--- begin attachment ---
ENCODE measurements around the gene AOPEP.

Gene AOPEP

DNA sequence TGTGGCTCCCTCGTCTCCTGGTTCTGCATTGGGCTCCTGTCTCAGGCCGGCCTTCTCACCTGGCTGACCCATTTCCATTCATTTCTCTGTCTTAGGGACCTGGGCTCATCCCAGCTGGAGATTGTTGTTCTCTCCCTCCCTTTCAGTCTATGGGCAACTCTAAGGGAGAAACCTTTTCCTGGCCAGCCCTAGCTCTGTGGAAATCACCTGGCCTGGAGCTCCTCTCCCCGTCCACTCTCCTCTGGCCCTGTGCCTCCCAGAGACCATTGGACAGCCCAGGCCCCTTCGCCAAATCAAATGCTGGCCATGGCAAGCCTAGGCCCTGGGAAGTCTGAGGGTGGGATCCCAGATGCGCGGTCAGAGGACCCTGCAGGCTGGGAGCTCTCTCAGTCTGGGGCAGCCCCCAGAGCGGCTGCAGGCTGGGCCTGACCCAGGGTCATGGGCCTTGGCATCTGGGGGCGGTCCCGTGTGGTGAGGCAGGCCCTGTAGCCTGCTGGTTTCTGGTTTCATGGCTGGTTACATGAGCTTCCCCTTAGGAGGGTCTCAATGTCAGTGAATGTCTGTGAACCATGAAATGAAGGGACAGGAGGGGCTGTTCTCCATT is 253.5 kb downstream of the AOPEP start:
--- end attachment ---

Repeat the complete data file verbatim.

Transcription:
ENCODE measurements around the gene AOPEP.

Gene AOPEP

DNA sequence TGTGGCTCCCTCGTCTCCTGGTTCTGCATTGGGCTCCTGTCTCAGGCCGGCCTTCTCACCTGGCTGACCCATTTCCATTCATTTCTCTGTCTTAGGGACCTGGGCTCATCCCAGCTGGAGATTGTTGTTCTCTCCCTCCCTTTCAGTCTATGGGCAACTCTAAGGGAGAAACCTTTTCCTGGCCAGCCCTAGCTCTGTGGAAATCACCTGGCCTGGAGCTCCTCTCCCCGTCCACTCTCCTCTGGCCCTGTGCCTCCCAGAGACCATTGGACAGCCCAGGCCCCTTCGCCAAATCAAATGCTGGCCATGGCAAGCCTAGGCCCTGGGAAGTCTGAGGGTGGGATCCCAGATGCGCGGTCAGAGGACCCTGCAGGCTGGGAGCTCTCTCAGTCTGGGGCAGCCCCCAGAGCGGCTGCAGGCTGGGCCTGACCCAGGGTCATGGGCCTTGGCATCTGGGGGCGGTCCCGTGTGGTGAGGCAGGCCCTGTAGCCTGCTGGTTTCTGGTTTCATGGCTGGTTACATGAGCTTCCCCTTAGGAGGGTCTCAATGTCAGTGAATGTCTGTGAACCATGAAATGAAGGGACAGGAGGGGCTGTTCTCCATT is 253.5 kb downstream of the AOPEP start: